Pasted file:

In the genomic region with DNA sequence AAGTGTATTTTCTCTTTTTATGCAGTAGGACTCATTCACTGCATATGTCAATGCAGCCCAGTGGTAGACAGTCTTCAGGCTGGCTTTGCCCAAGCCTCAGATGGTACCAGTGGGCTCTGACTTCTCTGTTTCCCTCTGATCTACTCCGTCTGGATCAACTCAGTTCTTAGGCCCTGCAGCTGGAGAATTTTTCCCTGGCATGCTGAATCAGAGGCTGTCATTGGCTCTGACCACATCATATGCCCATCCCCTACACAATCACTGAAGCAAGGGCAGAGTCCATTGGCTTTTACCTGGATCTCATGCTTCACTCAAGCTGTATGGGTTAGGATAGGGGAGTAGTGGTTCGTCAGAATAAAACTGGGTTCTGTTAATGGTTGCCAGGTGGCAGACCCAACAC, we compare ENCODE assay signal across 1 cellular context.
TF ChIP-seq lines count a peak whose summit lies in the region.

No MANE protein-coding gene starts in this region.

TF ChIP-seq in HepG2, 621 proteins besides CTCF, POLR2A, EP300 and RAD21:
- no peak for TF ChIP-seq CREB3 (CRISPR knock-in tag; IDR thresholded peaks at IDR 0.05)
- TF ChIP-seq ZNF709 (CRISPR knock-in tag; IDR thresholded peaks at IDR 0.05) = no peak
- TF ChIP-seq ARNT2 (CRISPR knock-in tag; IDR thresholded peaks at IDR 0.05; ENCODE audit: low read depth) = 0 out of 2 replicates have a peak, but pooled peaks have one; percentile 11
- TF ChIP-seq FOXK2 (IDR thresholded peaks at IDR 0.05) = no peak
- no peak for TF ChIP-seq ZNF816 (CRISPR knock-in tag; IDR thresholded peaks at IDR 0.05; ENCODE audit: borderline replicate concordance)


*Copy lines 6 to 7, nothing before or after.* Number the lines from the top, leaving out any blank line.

- TF ChIP-seq ZNF709 (CRISPR knock-in tag; IDR thresholded peaks at IDR 0.05) = no peak
- TF ChIP-seq ARNT2 (CRISPR knock-in tag; IDR thresholded peaks at IDR 0.05; ENCODE audit: low read depth) = 0 out of 2 replicates have a peak, but pooled peaks have one; percentile 11